3. Stack allocation

Traditionally, one of the pain points of C++ is memory management. Since there is no garbage collection, you have to take care to destroy your objects yourself when you stop using them – and not to use them after you’ve destroyed them.

However, the language does give you the tools to deal with this. In the code I wrote recently, I only wrote new once or twice. The rest of my objects are all local to functions, so they live on the stack, “as the ints do”. Some of those (like vector) may actually do allocations behind the scenes, but that’s all fully abstracted away and I don’t need to worry about it. So memory management hassles are minimal: every object’s lifetime is managed by its scope. And stack allocation is super cheap, because it doesn’t require any memory management.

Contrast this to Java, where every non-primitive has to be allocated via new, thus generating garbage later on, which the garbage collector has to deal with. The GC on Android was pretty bad for a long time, sometimes stopping the entire program for tens or hundreds of milliseconds while it did its thing. This is better in recent Android versions, but we’re at the mercy of mobile carries to push the updates, which they’re notoriously lazy about. So for games, we still can’t rely on the GC, and we have to make sure not to create any garbage. And without the ability to allocate Java objects on the stack, this gets tedious.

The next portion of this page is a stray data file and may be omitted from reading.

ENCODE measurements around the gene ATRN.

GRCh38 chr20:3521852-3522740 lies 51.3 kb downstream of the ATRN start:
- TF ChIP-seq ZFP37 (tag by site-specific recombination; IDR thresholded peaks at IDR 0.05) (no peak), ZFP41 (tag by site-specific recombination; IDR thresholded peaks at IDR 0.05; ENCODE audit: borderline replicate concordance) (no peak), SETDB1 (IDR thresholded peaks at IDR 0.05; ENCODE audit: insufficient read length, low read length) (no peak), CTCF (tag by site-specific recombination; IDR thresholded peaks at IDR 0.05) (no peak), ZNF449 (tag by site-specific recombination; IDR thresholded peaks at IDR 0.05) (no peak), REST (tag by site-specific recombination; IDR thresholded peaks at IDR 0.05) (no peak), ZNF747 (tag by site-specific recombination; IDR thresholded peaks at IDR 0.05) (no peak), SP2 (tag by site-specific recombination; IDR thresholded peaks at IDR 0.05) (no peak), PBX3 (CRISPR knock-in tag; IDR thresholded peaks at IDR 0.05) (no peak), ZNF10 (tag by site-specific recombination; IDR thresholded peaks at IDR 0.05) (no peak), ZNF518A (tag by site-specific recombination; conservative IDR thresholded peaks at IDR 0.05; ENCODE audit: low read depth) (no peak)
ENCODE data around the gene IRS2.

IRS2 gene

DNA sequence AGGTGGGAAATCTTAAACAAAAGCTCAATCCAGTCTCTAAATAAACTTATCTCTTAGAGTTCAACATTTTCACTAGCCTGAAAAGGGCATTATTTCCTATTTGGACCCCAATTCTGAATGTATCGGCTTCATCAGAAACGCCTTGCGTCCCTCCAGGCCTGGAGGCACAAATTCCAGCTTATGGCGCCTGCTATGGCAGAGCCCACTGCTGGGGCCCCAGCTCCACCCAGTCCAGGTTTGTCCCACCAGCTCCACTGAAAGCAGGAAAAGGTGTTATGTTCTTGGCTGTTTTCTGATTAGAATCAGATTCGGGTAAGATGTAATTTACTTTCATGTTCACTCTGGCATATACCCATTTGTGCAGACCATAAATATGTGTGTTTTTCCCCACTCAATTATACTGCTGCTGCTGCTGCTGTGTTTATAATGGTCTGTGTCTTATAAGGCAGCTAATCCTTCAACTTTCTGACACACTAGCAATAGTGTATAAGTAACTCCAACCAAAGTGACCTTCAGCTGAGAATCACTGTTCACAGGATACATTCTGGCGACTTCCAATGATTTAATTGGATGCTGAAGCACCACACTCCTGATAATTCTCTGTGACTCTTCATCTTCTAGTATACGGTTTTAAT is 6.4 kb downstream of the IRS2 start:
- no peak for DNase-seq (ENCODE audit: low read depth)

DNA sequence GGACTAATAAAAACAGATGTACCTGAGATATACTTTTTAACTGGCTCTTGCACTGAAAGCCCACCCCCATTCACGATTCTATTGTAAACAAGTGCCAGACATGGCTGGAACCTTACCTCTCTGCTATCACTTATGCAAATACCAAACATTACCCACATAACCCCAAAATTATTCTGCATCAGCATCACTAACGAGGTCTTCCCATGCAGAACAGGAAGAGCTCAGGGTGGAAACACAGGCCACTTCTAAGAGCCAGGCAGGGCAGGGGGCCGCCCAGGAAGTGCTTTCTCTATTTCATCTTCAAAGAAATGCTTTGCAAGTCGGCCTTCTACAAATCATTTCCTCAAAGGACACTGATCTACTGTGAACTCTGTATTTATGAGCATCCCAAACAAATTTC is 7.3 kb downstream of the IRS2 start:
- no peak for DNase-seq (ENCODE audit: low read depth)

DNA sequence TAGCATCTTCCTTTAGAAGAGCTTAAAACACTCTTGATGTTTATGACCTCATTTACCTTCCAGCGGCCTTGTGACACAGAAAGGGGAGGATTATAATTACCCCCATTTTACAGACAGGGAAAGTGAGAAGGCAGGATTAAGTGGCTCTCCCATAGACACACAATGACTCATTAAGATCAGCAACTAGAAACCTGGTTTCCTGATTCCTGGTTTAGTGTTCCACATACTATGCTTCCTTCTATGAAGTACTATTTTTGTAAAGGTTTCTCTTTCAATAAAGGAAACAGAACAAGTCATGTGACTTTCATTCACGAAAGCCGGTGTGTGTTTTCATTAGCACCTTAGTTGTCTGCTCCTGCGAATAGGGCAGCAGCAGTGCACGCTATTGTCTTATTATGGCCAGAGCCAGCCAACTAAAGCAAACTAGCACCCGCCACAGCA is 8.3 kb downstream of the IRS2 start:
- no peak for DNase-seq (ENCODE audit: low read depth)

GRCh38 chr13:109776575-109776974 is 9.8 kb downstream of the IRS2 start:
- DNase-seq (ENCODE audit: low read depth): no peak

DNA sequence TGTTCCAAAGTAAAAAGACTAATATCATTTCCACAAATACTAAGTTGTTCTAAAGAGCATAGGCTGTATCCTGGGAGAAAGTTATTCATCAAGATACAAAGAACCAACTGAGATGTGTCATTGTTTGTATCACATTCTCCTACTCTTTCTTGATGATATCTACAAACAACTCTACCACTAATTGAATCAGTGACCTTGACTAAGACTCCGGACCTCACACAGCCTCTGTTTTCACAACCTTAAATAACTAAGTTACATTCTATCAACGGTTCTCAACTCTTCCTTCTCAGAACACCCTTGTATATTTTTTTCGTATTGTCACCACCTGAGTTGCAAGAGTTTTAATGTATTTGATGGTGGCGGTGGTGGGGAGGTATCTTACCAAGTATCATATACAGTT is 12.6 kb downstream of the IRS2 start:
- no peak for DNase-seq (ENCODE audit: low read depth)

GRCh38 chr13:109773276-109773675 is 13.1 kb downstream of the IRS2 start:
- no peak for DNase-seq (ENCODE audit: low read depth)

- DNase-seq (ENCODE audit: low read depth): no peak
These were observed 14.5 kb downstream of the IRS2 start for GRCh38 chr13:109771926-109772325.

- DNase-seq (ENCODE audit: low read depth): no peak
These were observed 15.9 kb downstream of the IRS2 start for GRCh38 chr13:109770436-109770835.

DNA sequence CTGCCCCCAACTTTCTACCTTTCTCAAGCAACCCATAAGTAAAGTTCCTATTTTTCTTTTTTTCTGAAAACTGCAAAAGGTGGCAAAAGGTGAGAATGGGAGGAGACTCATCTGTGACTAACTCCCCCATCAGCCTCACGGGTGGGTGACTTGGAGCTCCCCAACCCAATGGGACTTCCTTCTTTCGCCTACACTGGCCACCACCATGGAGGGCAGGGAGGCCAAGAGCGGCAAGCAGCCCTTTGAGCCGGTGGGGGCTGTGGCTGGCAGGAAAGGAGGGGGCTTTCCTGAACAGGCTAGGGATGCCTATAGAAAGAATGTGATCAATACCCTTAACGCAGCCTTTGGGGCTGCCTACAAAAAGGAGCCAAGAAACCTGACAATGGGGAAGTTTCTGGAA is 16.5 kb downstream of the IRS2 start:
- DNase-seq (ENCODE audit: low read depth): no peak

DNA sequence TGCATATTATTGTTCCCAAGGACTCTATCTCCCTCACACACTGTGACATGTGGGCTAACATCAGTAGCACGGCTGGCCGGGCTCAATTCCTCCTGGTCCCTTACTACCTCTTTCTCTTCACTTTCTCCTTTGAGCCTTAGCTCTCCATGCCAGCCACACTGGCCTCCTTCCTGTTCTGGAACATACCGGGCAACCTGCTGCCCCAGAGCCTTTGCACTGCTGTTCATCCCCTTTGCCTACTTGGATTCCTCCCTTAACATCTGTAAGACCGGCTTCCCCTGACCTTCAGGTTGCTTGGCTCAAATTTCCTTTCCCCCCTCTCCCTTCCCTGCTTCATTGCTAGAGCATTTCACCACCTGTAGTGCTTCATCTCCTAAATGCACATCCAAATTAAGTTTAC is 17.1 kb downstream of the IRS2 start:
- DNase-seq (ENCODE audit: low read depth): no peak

I’ve even heard similar advice about garbage avoidance for Unity, which is based on C#, so this is by no means unique to mobile. Although at least C# lets you create struct types, which are value types and so can live on the stack.

4. Functional programming

With the introduction of lambdas in C++11, the algorithms in the standard library suddenly became a lot more usable. Once you get used to the weird syntax, this lets you write really expressive, compact code:

string text = "hello world";
string uppercase;
transform(text.begin(), text.end(), back_inserter(uppercase),
          [] (char c) { return toupper(c); });

The great thing about these algorithms is that they are container-agnostic. They work equally well on a vector, a list, a string or some weird type that I defined myself. As long as it supplies suitable iterators, the standard algorithms can deal with it. And thanks to the magic of templates, a specific version of the algorithm is compiled for each type of container, so no runtime indirection is needed.

In Java, on the other hand, functions don’t even exist as first-class citizens. Anyhting like the above would need the creation of a temporary anonymous class which implements some particular interface. Five lines of code, of which only a few characters actually matter. The good news is that Java 8 finally has support for lambdas, but it cannot be used on Android (yet?).